Dear Lifelines; I am American, my late husband was Japanese. We lived in Japan throughout our marriage, but for various reasons it became prudent to bring the kids back to the U.S. after he died at age 42.
He was a “sarariman,” and since his death I have received payments from the Japanese Social Security agency every two months, for myself and for my children until age 18. I have been reading about all the problems of the pension system in Japan and am worried that these payments could stop. We can live without them but it would require serious adjustments to the budget. — Kate
Dear Kate; Don’t worry about the payments — they are just fine. As in any country, nenkin, kenko hoken, the social security and health insurance, are always mired in politics, but everybody depends on them so they will not be allowed to fail.
In fact it would be good to contact your city office from your time in Japan, because you may be entitled to even more help. In your situation you most likely can get a discount on your health insurance and a number of other areas.
Are any of our readers having problems with their nenkin or kenko hoken? Let us know.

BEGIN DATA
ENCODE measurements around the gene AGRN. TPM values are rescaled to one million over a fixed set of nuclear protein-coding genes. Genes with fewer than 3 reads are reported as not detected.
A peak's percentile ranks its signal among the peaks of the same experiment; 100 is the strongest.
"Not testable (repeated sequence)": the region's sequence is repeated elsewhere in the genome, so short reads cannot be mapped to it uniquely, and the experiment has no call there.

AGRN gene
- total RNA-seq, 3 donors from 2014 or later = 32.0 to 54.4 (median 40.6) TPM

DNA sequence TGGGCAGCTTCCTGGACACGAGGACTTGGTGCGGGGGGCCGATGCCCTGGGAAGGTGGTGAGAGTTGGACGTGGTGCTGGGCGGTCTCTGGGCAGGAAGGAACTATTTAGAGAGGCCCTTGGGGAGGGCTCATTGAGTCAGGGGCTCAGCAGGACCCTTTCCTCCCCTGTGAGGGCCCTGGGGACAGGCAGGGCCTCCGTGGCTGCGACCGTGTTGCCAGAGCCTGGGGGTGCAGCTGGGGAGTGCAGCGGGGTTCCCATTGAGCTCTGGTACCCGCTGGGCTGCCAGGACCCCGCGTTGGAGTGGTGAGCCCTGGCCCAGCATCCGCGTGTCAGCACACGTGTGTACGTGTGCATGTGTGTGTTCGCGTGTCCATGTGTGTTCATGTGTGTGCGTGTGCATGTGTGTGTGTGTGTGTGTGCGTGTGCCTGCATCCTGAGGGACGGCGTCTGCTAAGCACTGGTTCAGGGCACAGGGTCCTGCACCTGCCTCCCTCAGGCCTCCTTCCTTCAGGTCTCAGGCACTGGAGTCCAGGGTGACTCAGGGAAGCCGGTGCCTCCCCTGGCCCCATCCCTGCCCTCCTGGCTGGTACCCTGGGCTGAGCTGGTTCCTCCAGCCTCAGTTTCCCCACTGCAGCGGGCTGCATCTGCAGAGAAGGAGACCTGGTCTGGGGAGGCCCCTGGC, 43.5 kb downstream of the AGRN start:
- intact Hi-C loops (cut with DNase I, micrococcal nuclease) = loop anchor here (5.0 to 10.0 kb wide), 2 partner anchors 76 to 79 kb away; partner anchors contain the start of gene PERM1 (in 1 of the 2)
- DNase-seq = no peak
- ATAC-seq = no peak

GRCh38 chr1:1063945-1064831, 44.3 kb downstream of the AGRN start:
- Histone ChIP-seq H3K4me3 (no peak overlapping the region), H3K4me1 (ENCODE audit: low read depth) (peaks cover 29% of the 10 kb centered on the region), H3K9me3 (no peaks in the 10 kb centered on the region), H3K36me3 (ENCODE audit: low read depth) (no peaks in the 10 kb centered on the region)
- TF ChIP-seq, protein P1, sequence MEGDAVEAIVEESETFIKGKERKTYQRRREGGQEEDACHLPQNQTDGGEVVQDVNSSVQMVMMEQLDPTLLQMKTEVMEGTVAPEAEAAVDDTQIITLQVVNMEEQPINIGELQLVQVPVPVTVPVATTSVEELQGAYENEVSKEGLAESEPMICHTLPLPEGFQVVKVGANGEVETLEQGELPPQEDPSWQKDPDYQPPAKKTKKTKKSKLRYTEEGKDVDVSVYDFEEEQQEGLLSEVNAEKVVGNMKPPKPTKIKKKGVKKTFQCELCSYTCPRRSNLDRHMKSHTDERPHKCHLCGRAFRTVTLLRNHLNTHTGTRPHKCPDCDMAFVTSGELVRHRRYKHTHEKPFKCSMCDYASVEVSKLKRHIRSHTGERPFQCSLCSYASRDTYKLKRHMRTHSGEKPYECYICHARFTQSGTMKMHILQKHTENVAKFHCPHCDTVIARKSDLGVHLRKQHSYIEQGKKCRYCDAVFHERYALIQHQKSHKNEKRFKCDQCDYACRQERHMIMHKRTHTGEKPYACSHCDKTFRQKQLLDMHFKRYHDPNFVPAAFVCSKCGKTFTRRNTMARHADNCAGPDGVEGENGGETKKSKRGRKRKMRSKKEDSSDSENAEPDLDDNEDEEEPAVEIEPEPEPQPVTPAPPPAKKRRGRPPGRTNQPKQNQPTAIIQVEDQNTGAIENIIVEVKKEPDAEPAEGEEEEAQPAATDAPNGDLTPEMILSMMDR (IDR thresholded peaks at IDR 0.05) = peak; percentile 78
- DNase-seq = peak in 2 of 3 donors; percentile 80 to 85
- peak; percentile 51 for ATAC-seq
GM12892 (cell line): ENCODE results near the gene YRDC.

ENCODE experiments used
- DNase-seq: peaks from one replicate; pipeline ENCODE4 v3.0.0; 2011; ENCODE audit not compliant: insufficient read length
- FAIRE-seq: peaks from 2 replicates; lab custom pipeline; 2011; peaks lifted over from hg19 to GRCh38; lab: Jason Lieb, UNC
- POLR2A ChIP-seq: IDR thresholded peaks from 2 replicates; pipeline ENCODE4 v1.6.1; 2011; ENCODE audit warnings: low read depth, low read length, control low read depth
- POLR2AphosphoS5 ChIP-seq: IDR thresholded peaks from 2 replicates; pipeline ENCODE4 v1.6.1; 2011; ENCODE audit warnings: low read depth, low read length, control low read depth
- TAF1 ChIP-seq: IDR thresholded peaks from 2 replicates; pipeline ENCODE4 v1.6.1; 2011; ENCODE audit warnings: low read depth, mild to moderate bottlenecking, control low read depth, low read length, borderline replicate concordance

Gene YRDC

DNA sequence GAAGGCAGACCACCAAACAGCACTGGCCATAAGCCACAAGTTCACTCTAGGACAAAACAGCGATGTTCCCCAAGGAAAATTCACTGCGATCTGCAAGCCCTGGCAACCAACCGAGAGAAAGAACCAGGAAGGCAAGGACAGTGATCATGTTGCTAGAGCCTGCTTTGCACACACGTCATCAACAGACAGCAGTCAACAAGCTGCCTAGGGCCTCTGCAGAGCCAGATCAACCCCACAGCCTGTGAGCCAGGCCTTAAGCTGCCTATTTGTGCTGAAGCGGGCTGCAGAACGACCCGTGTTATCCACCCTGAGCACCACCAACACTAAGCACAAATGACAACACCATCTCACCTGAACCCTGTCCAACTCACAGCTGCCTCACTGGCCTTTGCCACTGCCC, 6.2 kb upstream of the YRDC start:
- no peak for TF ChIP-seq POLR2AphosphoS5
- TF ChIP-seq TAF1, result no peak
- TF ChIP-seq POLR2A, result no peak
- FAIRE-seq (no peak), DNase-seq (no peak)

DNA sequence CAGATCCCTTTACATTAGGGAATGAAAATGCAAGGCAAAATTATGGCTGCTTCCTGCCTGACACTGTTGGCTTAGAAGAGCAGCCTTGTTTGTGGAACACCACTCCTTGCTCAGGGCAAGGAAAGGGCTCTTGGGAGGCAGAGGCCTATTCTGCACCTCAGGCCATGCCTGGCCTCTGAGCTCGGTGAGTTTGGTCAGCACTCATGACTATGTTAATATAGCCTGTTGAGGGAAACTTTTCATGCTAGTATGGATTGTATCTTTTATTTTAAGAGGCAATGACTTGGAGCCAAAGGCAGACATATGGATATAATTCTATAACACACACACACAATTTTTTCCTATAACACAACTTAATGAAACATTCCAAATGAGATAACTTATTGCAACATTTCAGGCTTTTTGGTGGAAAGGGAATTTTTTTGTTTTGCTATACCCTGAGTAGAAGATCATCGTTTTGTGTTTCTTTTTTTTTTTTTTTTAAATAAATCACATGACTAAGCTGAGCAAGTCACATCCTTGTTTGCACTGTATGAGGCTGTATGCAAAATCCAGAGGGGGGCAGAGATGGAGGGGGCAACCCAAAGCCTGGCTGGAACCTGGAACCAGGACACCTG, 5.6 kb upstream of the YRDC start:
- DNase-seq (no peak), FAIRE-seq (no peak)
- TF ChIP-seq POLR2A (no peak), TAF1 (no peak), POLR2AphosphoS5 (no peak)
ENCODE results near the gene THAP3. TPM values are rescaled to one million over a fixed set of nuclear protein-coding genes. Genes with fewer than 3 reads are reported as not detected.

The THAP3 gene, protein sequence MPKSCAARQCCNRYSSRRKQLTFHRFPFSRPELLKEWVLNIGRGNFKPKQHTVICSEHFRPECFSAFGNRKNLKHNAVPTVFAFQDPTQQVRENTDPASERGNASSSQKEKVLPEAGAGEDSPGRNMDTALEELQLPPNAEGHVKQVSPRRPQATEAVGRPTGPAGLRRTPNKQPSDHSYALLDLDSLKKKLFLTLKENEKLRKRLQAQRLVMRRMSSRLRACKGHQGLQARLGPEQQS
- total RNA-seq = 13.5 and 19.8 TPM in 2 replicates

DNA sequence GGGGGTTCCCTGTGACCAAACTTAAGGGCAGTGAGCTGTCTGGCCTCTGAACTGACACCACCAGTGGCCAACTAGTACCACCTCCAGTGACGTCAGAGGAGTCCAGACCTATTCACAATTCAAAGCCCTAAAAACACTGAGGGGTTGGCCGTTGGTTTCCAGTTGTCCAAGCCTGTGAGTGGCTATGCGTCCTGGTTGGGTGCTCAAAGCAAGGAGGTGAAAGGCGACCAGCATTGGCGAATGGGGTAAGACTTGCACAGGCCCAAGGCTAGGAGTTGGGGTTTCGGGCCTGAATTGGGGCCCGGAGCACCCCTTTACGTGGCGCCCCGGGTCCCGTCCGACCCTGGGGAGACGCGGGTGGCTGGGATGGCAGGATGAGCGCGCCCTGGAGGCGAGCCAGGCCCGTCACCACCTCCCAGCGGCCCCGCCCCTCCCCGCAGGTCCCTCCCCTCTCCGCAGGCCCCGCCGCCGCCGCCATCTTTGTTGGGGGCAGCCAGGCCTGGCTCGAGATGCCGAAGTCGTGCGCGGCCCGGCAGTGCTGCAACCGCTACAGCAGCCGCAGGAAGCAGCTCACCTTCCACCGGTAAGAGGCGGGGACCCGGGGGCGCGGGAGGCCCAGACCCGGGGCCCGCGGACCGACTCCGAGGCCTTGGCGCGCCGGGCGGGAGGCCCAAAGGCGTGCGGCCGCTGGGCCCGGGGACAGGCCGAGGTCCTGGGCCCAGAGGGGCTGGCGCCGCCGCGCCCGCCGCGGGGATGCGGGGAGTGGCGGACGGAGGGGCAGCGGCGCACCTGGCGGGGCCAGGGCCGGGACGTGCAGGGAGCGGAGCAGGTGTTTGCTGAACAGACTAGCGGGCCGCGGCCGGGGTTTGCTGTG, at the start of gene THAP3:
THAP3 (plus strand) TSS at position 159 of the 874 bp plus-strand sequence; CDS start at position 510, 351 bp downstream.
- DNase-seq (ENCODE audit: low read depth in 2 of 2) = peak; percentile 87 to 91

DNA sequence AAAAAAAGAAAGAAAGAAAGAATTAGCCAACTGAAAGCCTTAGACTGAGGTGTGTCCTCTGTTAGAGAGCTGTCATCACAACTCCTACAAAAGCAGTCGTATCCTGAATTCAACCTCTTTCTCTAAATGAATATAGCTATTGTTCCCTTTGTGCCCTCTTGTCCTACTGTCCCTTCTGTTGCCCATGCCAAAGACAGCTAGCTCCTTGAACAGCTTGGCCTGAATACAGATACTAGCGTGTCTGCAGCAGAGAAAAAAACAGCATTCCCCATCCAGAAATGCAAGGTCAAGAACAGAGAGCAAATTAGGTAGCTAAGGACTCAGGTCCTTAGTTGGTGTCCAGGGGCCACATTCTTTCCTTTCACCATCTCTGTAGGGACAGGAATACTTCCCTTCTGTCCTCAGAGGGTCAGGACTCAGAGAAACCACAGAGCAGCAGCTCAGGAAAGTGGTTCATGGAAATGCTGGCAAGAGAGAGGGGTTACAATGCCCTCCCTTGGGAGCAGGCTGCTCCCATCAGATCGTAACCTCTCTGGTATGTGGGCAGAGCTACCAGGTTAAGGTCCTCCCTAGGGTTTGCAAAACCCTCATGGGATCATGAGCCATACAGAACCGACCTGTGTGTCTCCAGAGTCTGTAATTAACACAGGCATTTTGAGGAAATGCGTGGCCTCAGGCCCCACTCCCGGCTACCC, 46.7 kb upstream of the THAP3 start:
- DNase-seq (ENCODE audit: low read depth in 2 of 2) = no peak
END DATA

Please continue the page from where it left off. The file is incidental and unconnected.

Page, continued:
Buying a house
I wonder if you can suggest a book(s), in Japanese or English, which provides guidelines on purchasing a home (not an apartment) in Japan? In particular, I am looking for ways to determine the reliability of the construction firm which will build the home and the reliability of the agent selling the property. Is there also a guide to the secondary market for homes in Japan? — Would-B
Dear Would B; We have not been able to find a book about buying a house in Japan but a good article that should steer you in the right direction is one by Ken Belson of The New York Times.
You can find it at www.iht.com/articles/90599.html
In our experience, when you go for a loan the bank is just as concerned about choosing the right contracter as you are and they do a good check of the property. Contact Michinoku Bank at email@example.com for more information.
They can help you. Do any of our readers know of a book or a service that can help Would-B?
Need some printing done? Call Mr. Okusa at Matsuo Printing at (03) 3432-1321.
Need a quick e-ticket overseas? E-mail Mr. Watanabe at firstname.lastname@example.org — these days you just go the airport and your ticket is there waiting for you.
Need help on travel within Japan as well as overseas? Call Toppan Travel. Phil Gsell will help you at (03) 5403-2561.